What are the best treatments recommended to help seniors with bladder control problems?
Incontinence is very common in older adults. According to the CDC, more than half of women and 30 percent of men age 65 and older are affected by it. Fortunately there are a wide variety of treatment options that can help as well as a number of absorbent pads or underwear you could use for leakage protection. Here’s what you should know.
If you leak unexpectedly (also known as stress incontinence) or sometimes have such a strong urge to urinate (urge incontinence) that you fear you won’t make it to a bathroom in time, your first step is to make an appointment with your primary care doctor or see a gynecologist, urologist or urogynecologist.
A doctor can determine if a medication side effect or a condition like diabetes or a urinary-tract infection might be causing urine leakage. They also can set you up with a treatment plan.
Depending on the reason or the type of incontinence you have, here are some common treatment options:
—Nondrug therapies: There are a number of exercises, bladder training techniques and lifestyle strategies that should be the first line of treatment. Kegel exercises (repeatedly tightening and relaxing the muscles that stop urine flow to strengthen them) are especially helpful for women with stress incontinence or leaking when they laugh, cough, sneeze, lift heavy objects or exercise. Bladder training involves keeping a diary of urination and accidents, then slowly increasing the time between bathroom visits. It’s most effective for those with urge incontinence.
—There also are a number of lifestyle strategies that can help such as cutting down on caffeinated and alcoholic drinks, which cause the kidneys to produce more urine. Getting sufficient fiber in your diet to keep yourself regular is helpful because constipation can contribute to incontinence. Losing weight if appropriate is another way because excess weight puts pressure on the abdomen and bladder and being overweight also can lead to type 2 diabetes, which causes damage to the nerves that control the bladder. And if you smoke, quit, because smoking leads to excess coughing, which can cause urine leakage.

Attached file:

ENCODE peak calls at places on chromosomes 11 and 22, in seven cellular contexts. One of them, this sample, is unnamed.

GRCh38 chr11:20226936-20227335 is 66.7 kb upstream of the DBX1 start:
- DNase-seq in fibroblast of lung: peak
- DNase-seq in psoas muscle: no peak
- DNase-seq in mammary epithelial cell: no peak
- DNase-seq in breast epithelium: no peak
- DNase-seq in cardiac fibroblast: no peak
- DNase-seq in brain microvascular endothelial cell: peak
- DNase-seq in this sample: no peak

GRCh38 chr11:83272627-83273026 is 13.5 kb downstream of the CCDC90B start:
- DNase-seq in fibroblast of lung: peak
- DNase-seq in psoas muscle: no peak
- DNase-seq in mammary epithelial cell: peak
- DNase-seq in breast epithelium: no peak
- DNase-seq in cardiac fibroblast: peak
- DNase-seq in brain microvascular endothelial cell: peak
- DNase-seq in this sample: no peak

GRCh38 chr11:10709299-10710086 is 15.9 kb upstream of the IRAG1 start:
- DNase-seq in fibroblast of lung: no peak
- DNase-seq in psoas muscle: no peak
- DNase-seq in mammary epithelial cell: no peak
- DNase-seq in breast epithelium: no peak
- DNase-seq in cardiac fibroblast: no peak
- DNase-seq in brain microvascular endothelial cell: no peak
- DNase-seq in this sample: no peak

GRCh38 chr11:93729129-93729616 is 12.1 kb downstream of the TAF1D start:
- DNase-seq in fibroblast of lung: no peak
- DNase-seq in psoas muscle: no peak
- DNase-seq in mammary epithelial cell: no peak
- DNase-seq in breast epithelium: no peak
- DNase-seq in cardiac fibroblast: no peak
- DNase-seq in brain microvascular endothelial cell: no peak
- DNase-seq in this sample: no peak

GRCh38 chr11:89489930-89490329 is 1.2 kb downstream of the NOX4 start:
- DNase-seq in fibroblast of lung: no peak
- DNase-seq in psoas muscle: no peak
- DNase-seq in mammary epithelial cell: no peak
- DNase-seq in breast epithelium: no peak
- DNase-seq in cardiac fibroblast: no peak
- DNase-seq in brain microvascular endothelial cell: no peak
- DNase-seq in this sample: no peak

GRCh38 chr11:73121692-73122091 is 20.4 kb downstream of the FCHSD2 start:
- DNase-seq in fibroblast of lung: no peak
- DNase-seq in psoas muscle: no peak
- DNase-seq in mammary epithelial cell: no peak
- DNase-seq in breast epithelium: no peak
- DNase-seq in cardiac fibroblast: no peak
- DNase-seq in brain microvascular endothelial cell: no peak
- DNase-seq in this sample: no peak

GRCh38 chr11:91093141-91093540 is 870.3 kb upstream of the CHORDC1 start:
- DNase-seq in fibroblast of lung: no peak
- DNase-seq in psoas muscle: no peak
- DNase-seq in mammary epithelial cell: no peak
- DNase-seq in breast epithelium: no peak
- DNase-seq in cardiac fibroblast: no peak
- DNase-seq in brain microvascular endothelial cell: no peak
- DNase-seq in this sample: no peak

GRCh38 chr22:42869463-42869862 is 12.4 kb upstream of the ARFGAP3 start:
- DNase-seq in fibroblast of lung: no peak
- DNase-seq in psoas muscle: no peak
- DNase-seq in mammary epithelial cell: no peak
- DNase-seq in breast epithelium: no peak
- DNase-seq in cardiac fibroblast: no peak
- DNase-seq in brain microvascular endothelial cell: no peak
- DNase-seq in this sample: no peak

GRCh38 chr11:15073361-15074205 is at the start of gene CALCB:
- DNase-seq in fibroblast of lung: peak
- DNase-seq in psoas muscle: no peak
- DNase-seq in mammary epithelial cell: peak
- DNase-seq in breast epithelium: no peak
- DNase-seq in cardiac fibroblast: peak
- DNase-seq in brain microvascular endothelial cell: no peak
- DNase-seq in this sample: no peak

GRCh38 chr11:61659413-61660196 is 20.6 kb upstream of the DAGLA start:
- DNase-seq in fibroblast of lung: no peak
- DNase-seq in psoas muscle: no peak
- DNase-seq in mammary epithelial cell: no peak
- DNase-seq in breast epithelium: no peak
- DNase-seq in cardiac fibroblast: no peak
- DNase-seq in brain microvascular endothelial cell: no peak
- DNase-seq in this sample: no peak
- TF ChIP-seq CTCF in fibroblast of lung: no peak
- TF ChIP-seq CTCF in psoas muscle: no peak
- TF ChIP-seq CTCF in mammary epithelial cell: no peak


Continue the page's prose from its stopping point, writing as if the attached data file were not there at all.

—Medications: Several drugs are approved for urge incontinence (or overactive bladder) such as prescription mirabegron (Myrbetriq), oxybutynin (Ditropan XL and generic), solifenacin (Vesicare) and tolterodine (Detrol and generic). While drug treatments are effective for many people, you also need to know that more than half of those who take incontinence drugs stop within six months because of side effects including constipation, drowsiness, dry mouth, blurry vision and dizziness.
—Injections of Botox into the bladder muscle also are approved for this condition and may reduce the urge to urinate. This is usually prescribed to people only if other first-line medications haven’t been successful. Medications should only be considered for those who continue to have bothersome symptoms despite having tried lifestyle changes and therapy exercises.
—Electrical stimulation: Mild electric shocks to nerves in the lower back or the pelvic area can stimulate and strengthen muscles that are involved in urination. This can help with both urge and stress incontinence, but it requires multiple treatments over many weeks.
—Surgery: Several surgical procedures are available for stress incontinence. The most common is sling surgery, where strips of synthetic mesh are implanted to support the urethra. This surgery is very effective in most patients but should be a last resort.
Send your senior questions to Savvy Senior, P.O. Box 5443, Norman, OK 73070, or visit www.SavvySenior.org. Jim Miller is a contributor to the NBC Today show and author of “The Savvy Senior” book.
Published: January 11, 2017